Often touted as “clean coal,” carbon capture and storage (CCS) captures pollutants and CO2 for storage. The only problem is, it’s never been successful.
During the past decade, there was a lot of talk worldwide about carbon capture and storage (CCS), which the technology’s proponents misleadingly call “clean coal.” Essentially, this technology captures pollutants and carbon dioxide for separate storage. For industrial processes such as cement production, in which it is extremely difficult to reduce emissions further, CCS could be an option to reduce greenhouse gas emissions.
Why doesn’t carbon capture work?
In power plants, however, CCS is viewed by most energy experts as unattractive because it drastically reduces the efficiency of the power plants, thus severely increasing fuel costs.
Furthermore, CCS investments turn out to be prohibitively expensive. Germany set up the first such test facility designed by Siemens in 2006 at Schwarze Pumpe, a coal plant run by Swedish utility Vattenfall at the time.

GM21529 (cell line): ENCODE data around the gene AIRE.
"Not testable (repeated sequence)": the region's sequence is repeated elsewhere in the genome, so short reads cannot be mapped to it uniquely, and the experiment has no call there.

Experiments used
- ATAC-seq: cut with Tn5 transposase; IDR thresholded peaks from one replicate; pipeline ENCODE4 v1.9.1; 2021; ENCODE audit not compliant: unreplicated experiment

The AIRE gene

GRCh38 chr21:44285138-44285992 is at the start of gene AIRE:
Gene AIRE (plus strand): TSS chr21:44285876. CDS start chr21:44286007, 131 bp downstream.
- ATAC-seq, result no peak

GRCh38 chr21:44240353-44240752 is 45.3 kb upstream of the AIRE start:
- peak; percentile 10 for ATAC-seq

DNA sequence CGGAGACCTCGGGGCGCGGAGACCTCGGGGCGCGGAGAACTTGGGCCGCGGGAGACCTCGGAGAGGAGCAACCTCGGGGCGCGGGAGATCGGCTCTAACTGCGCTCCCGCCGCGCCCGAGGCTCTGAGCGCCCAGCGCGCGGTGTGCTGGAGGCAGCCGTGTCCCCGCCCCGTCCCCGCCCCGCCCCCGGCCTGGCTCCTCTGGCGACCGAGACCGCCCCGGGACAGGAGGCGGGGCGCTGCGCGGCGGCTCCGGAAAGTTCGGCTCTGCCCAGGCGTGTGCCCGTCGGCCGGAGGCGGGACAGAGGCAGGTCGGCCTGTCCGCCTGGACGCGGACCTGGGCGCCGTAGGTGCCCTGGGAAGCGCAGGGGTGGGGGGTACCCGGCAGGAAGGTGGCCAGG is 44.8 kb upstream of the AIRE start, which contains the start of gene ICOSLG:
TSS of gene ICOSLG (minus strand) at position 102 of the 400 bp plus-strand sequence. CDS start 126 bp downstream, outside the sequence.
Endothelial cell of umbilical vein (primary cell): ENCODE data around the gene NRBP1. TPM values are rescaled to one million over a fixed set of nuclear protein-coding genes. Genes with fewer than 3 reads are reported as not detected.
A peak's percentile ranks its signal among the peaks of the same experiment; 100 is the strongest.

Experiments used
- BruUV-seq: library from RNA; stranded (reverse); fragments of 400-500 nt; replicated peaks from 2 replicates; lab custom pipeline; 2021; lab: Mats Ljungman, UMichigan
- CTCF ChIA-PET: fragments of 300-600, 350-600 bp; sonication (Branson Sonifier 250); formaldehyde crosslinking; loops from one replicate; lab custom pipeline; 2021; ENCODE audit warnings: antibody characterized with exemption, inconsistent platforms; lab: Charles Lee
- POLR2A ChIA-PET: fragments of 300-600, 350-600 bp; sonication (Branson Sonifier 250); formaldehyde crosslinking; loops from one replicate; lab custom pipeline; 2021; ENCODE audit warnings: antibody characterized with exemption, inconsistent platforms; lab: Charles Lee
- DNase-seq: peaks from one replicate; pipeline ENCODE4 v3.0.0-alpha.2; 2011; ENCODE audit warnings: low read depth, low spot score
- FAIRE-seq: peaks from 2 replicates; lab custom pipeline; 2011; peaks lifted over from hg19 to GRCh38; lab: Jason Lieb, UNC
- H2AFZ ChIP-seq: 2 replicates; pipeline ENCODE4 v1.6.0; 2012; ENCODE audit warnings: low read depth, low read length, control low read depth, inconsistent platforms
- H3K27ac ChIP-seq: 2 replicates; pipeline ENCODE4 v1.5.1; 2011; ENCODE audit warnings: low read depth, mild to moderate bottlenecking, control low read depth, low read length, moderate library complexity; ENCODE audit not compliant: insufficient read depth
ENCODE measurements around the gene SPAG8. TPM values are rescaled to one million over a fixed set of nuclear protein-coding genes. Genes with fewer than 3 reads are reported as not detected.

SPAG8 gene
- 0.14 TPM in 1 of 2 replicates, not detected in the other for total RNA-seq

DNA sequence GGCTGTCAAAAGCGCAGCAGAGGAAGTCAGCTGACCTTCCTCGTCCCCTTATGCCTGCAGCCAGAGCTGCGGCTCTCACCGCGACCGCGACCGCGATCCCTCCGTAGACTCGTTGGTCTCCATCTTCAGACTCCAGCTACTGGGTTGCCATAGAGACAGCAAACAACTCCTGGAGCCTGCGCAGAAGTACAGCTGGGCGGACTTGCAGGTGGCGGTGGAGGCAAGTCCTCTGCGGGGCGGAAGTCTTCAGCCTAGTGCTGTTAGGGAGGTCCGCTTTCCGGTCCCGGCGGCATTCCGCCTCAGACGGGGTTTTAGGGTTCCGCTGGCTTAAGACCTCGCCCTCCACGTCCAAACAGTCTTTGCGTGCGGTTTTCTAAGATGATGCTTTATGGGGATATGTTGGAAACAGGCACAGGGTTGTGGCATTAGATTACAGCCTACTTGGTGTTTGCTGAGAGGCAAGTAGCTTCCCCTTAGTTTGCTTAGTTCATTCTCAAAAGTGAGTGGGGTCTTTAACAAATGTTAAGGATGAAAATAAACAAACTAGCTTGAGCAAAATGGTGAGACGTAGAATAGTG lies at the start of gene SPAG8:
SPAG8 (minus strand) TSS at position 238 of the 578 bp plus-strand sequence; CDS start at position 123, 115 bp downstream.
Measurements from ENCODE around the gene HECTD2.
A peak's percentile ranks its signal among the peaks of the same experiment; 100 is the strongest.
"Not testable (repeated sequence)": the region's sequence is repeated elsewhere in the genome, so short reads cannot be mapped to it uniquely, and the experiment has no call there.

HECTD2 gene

Vattenfall announced at the end of 2011 that it had abandoned plans for a second demonstration project of 300 megawatts, which would have been ten times the size of the pilot facility at Schwarze Pumpe, thereby even foregoing funding from the EU for the first full-size CCS plant. Vattenfall said it was unable to go ahead with its plans because the German states with suitable storage potential refused to accept the risk. The company also abandoned its plans to build such a plant in Jänschwalde, Germany, and ended its research on CCS in 2014.
Opposition to CCS in Germany
Environmentalists are generally not excited about the technology, as stored pollutants and CO2 will only create further problems for future generations, who will have to make sure that the storage facilities do not leak. Local communities do not wish to have repositories for carbon dioxide near them, so the German government reached a compromise with the German states in 2012.
Now, the states will be able to veto plans to construct carbon dioxide repositories, making it highly unlikely that any such repository will ever be built. The agreement also specifies that the states – and hence taxpayers – will be liable after the first 40 years of operation, with the company liable for the first 40.